Shape-Shifting is How Some Animals Adapt to Climate Change
On a warming planet, the ability of animals to adapt to climate change can be the difference between survival and extinction.
Those changes are not as dramatic as the mimic octopus, which changes shape to impersonate other animals and avoid predators, but simpler small physical adaptations to cope with excess heat. Warm-blooded animals, such as birds and mammals, are getting larger legs, tails and beaks that improve the way they regulate body temperature.
Scientists examined the size of appendages from a number of species over time and found that birds like the North American dark-eyed junco, a songbird, and several species of Australian parrots show increases in bill size. Birds use their bills to dissipate body heat and lower their temperature, and a larger bill is better for cooling.
For Australian parrots the changes were small and happened over many generations, increasing between four and ten per cent on average since 1871. But Junco bill sizes became larger in response to short-term temperature extremes, showing that more rapid change is happening.
Studies of mammals reveal size increases across lots of different species. Wood mice with longer tails and masked shrews with larger legs are part of a wider geographical trend, according to the study.
Size increases like this are predicted in Allen’s Rule, put forward by American zoologist Joel Asaph Allen in 1877, suggesting animals adapted to warmer climates have larger limbs and appendages than those in colder regions. Endothermic animals, species that include birds and mammals, keep their bodies at a favorable temperature by shedding heat using their bills or tails — and a larger surface area cools quicker.
Most size changes noted by researchers were small, less than ten per cent, said study coauthor Sara Ryding. But these sometimes unnoticeable adaptations are essential for an organism to survive when its environment changes.
"Shapeshifting does not mean that animals are coping with climate change and that all is 'fine,' said Ryding. "It just means they are evolving to survive it — but we're not sure what the other ecological consequences of these changes are, or indeed that all species are capable of changing and surviving."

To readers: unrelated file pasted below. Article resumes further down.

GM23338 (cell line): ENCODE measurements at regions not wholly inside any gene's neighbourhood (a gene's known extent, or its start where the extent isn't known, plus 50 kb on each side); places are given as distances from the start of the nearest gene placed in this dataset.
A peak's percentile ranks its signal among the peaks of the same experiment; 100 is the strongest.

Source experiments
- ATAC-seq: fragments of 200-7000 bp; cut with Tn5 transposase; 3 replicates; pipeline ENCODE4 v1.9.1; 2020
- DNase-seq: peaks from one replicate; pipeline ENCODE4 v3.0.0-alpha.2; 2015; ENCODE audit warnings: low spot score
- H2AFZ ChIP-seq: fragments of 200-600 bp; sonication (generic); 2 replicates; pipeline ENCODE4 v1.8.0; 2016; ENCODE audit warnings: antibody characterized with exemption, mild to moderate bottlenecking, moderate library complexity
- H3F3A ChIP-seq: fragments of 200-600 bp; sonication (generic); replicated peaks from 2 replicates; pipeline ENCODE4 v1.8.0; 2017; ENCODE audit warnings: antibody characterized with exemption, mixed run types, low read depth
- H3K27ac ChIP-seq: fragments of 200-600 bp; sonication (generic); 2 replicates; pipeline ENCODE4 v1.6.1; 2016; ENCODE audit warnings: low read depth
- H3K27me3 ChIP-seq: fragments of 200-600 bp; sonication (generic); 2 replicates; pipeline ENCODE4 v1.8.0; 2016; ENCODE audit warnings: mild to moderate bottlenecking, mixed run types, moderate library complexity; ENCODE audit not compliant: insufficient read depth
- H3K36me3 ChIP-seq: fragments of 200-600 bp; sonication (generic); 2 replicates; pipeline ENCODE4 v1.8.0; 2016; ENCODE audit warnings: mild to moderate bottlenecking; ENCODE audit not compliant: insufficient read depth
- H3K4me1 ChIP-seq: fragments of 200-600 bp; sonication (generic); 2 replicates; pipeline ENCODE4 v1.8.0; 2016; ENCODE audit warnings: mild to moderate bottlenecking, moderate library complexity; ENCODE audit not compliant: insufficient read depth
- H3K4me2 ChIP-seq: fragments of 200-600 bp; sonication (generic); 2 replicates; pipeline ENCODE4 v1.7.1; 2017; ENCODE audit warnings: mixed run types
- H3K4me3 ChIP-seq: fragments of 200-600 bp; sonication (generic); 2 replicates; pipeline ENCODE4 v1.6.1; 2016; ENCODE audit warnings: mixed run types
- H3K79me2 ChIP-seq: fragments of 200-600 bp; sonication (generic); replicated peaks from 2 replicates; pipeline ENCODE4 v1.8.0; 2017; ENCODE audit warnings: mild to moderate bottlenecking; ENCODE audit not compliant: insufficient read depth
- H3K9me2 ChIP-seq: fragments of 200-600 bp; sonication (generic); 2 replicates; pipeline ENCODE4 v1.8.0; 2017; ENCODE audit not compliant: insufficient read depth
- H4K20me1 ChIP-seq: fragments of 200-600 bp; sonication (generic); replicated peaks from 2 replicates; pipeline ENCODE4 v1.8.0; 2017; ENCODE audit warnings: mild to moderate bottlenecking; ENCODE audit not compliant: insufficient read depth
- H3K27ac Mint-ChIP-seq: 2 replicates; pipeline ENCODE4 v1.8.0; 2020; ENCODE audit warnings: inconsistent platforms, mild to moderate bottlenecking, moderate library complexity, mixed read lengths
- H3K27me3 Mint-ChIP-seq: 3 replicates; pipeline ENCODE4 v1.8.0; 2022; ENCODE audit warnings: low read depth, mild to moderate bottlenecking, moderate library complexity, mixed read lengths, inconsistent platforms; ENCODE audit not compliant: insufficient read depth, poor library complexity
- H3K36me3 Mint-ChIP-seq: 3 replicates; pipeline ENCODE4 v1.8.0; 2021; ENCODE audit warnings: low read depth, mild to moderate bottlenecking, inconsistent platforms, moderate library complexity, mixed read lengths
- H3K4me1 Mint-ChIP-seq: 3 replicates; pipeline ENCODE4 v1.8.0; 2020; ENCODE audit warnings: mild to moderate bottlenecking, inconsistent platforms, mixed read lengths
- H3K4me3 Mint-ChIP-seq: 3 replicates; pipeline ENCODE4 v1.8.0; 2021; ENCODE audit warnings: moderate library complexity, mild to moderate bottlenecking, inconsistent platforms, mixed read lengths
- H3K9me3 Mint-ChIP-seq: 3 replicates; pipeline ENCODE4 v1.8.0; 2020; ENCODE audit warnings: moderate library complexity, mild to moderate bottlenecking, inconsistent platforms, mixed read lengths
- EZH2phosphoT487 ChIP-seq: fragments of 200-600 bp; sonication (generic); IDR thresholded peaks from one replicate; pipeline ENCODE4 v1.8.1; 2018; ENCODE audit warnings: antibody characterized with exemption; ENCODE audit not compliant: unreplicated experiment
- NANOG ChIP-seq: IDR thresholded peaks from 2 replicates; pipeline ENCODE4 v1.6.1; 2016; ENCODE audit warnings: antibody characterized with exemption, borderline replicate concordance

Human-caused climate change is happening too quickly for all species to adapt. Research from Lund University in Sweden found that overheated blue tits have smaller chicks and that these offspring may have lower chances of survival.
Increases in the Earth’s temperature also cause more extreme weather, such as drought, and the risk of wildfires that destroy forests and other species-rich habitat. One million species of plants and animals are at risk of extinction through climate change, pollution and biodiversity loss, says the United Nations. And we are now in the middle of a sixth mass extinction as a result of human activity.
Some species may survive by changing their migration patterns to reproduce earlier (salmon) or adapting their plumage for better camouflage with fewer snowfalls (tawny owls). But scientists say most species would have to evolve 10,000 times faster than normal to survive.
Humans can help by focusing their efforts to protect and adapt species-rich ecosystems and areas with high biodiversity value to store carbon, as well as through activities such as rewilding — restoring wild places. That means thinking about animal survival as much as humanity’s when we talk about climate change, according to Ryding.
"It's high time we recognized that animals also have to adapt to these changes, but this is occurring over a far shorter timescale than would have occurred through most of evolutionary time," she said. "The climate change that we have created is heaping a whole lot of pressure on them, and while some species will adapt, others will not."